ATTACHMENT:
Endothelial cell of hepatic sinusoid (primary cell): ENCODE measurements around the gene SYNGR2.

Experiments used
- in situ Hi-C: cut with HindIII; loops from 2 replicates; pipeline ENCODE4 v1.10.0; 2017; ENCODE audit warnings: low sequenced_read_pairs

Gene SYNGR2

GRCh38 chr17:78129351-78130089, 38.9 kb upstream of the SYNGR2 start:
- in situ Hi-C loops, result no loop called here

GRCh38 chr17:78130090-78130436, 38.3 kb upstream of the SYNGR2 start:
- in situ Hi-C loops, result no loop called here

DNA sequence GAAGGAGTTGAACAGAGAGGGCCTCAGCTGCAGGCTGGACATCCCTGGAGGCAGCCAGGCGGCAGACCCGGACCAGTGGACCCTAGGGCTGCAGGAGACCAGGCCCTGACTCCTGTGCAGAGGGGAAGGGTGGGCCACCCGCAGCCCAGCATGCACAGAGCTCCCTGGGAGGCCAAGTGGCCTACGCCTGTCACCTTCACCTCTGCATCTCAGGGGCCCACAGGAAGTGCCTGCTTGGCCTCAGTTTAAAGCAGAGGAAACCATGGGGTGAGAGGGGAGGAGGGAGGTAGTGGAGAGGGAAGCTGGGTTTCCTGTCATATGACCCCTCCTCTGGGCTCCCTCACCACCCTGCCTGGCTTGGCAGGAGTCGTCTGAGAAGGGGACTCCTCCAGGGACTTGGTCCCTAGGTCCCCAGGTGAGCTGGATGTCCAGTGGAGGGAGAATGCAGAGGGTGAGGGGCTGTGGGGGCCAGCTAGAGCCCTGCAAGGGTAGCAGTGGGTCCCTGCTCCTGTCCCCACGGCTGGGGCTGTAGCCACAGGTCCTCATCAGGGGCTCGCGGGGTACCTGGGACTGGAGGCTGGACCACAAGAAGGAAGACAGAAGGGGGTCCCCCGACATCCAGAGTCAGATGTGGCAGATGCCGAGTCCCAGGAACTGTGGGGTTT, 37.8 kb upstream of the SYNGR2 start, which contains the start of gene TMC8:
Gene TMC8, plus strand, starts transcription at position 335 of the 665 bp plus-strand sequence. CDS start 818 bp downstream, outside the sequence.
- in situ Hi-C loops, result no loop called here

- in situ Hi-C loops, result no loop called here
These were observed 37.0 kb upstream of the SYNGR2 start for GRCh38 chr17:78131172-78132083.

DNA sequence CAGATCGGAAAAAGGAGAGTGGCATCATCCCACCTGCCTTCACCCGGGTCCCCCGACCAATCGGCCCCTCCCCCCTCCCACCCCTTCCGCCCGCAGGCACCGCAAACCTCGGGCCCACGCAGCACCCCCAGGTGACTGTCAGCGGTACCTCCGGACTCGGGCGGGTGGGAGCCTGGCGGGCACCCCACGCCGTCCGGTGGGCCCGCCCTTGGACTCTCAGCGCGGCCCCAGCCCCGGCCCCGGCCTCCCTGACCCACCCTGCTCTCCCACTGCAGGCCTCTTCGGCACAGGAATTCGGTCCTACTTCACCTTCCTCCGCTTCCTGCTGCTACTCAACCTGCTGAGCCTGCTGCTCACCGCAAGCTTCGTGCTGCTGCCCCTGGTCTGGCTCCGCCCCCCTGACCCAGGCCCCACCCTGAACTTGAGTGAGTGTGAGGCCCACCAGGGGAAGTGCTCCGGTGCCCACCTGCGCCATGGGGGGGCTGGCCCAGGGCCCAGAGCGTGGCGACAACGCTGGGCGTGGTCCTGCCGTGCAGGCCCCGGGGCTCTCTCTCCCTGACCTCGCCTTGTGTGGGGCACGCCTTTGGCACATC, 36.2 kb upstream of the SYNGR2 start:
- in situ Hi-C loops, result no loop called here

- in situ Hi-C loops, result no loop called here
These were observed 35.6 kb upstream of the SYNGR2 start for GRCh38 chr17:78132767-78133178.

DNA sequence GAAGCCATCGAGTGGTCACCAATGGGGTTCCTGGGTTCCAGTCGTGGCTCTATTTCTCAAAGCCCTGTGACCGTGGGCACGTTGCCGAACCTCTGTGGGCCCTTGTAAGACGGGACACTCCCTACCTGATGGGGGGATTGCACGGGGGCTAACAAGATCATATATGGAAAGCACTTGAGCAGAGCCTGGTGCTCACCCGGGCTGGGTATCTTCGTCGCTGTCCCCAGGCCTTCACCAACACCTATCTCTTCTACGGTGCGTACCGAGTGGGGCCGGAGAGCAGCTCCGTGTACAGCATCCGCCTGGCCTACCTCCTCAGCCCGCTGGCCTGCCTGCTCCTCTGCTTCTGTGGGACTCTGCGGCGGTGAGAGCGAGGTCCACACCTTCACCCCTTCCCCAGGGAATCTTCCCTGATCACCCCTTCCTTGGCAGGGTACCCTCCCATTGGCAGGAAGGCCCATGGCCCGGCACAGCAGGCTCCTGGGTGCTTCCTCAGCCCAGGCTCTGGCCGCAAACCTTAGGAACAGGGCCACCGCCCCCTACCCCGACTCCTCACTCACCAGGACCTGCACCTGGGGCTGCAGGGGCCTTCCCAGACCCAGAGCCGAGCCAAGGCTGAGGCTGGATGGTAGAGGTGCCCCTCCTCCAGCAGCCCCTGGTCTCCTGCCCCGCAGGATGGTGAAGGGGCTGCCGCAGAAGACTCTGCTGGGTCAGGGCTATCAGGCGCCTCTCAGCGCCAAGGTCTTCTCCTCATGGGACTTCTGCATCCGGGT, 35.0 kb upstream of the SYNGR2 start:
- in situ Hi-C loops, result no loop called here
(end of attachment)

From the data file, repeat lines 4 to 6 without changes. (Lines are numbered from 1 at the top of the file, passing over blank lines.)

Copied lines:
Gene SYNGR2

GRCh38 chr17:78129351-78130089, 38.9 kb upstream of the SYNGR2 start:
- in situ Hi-C loops, result no loop called here